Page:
Join host Edouard Tahmizian in this half-hour return interview with esteemed Jesus Seminar scholar John Dominic Crossan as they canvass Crossan's thoughts on the 50s-60s CE Q source, why Crossan thinks that the later apocryphal Gospel of Thomas is reflective of an earlier oral tradition (e.g., the fact that roughly one-third of the sayings of Jesus in the Gospel of Thomas are also in Q, in different orders, suggesting a common 40s CE oral tradition informing both), how this hypothesized oral tradition approaches the earliest writings of Paul (30s CE), and what Crossan takes to be a good example of an authentic saying of Jesus (namely, the parable that God's kingdom on Earth is like a mustard seed, which is found in Q, Mark, and Thomas). Tune in for this fantastic interview with a leading biblical scholar about historians' attempts to reconstruct the origins of the Gospels!
Tune in to Edouard Tahmizian's 20-minute interview with Aron Ra about three common creationist objections to Darwinian evolution. First, Aron Ra surveys concepts of abiogenesis from the 1860s to present as they show up in creationist arguments. Next, he responds to creationist arguments from information/complexity (e.g., that there is digital information recorded in our DNA that could not have arisen by natural causes). He then criticizes the claim that there are missing transitional fossils, or 'gaps' in the fossil record, as simply factually inaccurate, before turning to the biological implausibility of the Noah's Ark story. Check out this brief but informative interview!
Join host Edouard Tahmizian in this twenty-minute follow-up interview with New Testament scholar Dennis R. MacDonald on his forthcoming 2-volume reference work Epic Tragedy and the Gospels (on the literary background to gospels that were never intended to be read as histories), the scholarship of Robyn Faith Walsh on mimesis (mythologizing Jesus), the misappropriation of his work by fellow atheists, the Q source and the synoptic problem, and much more. Tune in for this engaging interview with a long-established man of letters!
Join host Edouard Tahmizian in this half-hour follow-up interview with Cypress College philosophy professor Jason Thibodeau as they survey various moral arguments for the existence of God and explain how arguments that chief features of morality point to the divine fall flat. First, Thibodeau notes that the argument that the existence of moral value presupposes the existence of God misfires. Next, he points out out that arguments that we cannot have knowledge of (presumed nonnatural) moral properties without divine assistance simply do not stand up to scrutiny. Finally, he considers a kind of Kantian moral argument that behaving morally only makes sense if good people are rewarded and evil ones are punished in a divinely organized afterlife. Both interlocutors agree that there has to be some independent standard of goodness, otherwise anyone could just define whatever one's nature happens to be as good, no matter how harmful that nature. Thibodeau then tries to flesh out this first kind of moral argument by suggesting that the 'odd' feature of morality that it exploits is that moral obligations are in authoritative, but notes that inserting God anywhere in the discussion does not provide the needed authoritativeness of morality. Both interlocutors then go on to note the ways in which all roads lead to moral subjectivism if God taken to be the source of morality. Tune in for this wide-ranging interview on the nature of morality!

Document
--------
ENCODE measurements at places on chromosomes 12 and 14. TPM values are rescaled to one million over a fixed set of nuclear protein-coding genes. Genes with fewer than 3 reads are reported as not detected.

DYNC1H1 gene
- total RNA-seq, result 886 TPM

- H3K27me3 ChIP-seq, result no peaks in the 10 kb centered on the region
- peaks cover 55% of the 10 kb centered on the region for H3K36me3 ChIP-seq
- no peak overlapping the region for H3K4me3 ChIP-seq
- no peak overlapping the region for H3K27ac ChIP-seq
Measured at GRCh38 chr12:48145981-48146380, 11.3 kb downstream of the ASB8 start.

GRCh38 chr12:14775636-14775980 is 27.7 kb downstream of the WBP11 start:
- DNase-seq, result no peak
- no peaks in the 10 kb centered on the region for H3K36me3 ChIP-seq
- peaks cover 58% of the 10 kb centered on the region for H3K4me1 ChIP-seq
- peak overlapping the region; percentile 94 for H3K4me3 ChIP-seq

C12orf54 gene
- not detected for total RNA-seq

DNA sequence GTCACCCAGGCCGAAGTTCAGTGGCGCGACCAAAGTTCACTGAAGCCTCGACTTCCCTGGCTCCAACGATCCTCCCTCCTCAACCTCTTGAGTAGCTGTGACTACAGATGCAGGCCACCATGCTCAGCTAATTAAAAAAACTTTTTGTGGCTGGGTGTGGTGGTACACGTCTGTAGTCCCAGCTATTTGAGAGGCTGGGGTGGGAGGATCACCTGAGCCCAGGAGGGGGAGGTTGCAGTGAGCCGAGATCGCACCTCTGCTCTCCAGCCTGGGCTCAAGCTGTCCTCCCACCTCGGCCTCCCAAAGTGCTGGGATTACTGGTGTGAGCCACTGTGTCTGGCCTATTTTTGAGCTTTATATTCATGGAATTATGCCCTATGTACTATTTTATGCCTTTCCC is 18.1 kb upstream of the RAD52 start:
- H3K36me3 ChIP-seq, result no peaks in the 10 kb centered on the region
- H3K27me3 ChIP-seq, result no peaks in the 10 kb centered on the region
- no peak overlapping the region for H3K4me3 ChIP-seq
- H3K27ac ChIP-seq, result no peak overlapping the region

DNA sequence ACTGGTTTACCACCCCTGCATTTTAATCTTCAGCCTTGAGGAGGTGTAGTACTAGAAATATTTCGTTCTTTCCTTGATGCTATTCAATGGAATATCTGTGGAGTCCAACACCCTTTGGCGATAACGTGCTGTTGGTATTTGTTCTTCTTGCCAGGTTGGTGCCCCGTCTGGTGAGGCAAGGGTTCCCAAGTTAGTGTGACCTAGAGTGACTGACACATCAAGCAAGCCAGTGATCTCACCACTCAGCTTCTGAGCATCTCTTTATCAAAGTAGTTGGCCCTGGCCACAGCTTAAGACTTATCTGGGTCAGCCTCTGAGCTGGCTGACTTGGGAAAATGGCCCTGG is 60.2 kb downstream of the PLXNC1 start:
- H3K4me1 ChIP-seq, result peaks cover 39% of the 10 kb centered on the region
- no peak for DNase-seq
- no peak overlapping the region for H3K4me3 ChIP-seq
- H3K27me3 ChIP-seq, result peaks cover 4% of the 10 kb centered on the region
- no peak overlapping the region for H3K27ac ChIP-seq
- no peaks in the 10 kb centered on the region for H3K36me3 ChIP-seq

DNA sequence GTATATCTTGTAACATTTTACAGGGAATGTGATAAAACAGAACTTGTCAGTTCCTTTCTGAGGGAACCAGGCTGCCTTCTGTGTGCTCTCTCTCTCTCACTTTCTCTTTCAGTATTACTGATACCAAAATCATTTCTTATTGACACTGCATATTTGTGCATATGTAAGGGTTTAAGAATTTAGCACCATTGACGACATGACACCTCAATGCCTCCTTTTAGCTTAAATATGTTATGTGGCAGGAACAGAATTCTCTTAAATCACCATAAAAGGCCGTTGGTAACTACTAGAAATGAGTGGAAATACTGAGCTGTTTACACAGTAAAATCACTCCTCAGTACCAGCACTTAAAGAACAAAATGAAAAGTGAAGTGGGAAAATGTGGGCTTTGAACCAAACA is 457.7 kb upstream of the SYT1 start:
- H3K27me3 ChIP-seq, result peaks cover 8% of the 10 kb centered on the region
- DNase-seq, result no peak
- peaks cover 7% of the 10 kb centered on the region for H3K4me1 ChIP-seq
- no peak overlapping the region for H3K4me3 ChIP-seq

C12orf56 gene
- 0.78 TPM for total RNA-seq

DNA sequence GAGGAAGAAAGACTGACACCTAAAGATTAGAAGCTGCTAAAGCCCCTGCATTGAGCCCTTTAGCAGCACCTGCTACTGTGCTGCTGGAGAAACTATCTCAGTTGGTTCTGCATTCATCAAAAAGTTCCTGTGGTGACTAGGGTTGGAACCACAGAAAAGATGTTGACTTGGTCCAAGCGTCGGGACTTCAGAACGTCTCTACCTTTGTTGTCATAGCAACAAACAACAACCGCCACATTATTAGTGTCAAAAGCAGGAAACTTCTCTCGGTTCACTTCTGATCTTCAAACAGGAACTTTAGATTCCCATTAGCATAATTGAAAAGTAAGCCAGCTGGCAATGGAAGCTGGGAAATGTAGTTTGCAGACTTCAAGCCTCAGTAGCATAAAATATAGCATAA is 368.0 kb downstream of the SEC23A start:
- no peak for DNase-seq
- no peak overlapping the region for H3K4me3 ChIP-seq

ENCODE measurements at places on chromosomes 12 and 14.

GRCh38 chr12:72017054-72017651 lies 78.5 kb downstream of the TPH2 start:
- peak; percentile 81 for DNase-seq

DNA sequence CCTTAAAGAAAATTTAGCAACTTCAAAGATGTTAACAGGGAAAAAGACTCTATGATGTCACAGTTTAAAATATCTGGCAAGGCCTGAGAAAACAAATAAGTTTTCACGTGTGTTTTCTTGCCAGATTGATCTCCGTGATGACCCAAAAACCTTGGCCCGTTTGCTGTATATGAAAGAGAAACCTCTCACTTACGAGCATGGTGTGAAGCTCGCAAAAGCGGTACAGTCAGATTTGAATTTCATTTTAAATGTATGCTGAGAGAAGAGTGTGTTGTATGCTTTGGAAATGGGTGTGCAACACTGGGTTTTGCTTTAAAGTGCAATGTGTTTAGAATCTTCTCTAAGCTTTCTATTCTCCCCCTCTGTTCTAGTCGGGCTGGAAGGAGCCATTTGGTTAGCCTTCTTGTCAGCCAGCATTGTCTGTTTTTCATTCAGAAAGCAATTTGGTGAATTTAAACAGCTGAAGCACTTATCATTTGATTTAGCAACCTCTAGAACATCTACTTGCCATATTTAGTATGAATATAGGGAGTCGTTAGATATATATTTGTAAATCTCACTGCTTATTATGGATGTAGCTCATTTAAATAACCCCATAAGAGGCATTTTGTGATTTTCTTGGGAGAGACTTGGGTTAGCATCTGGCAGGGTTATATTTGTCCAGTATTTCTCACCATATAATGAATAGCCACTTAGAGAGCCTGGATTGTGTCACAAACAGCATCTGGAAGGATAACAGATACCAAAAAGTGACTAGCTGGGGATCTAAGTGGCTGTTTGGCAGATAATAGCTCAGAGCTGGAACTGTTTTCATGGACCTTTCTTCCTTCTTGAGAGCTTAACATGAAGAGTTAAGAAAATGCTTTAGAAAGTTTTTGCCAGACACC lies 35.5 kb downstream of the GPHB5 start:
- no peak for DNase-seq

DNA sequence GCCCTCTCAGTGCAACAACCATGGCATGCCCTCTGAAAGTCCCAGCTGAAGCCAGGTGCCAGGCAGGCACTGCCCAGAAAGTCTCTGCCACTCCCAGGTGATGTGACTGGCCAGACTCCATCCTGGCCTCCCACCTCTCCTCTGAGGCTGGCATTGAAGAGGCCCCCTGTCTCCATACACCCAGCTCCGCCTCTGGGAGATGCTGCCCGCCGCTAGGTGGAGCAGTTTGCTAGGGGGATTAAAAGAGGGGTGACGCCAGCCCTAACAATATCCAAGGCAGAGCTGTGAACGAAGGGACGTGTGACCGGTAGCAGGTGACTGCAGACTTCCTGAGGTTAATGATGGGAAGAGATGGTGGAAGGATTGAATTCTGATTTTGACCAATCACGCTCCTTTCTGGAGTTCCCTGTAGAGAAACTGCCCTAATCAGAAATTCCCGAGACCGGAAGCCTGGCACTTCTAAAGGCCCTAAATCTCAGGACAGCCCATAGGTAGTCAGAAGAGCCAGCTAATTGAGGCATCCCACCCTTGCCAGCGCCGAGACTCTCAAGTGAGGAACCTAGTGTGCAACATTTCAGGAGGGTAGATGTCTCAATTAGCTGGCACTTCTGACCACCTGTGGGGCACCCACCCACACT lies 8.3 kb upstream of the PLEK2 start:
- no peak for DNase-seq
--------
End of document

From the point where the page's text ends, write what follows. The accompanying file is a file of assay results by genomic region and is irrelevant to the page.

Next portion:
Pick up where you left off at the end of Part I and return to host Edouard Tahmizian in the second 20-minute part of his two-part follow-up interview with esteemed biblical scholar Robert M. Price. The interlocutors go on to discuss whether the earliest Christians also believed in something like Calvinist predestination and which New Testament typologies (correspondences between Old Testament figures and New Testament one), if any, Price prefers. The discussion then turns to Price's forthcoming book The Gospels Behind the Gospels, his response to C. S. Lewis titled Merely Christianity, his When Gospels Collide on contradictions between the Gospel accounts, his Judaizing Jesus, his forthcoming Not Peace, But a Sword, his dabbling in writing fiction, and much more!
In this first half-hour of a two-part follow-up interview with esteemed biblical scholar Robert M. Price, host Edouard Tahmizian queries Price about his recent anthology edited with John W. Loftus, Varieties of Jesus Mythicism: Did He Even Exist? They canvass the role of Jungian mythical archetypes as a kind of script for rituals/rites of passage, Price's take on the scholarship of Robyn Faith Walsh and the historical plausibility of her thesis that educated Hellenistic writers composed the New Testament, whether there were pre-Gospel narratives that were more consistent than the canonical Gospels and exploited by them (in themes like Jesus as the returned Elijah, Jesus as the new Moses, Jesus as a magician, and so on, and by portraying competitors to Jesus as servants of him), and the Gnostic understanding of salvation. Tune in to this animated conversation about fascinating ideas, and then be sure to tune in to Part II, too!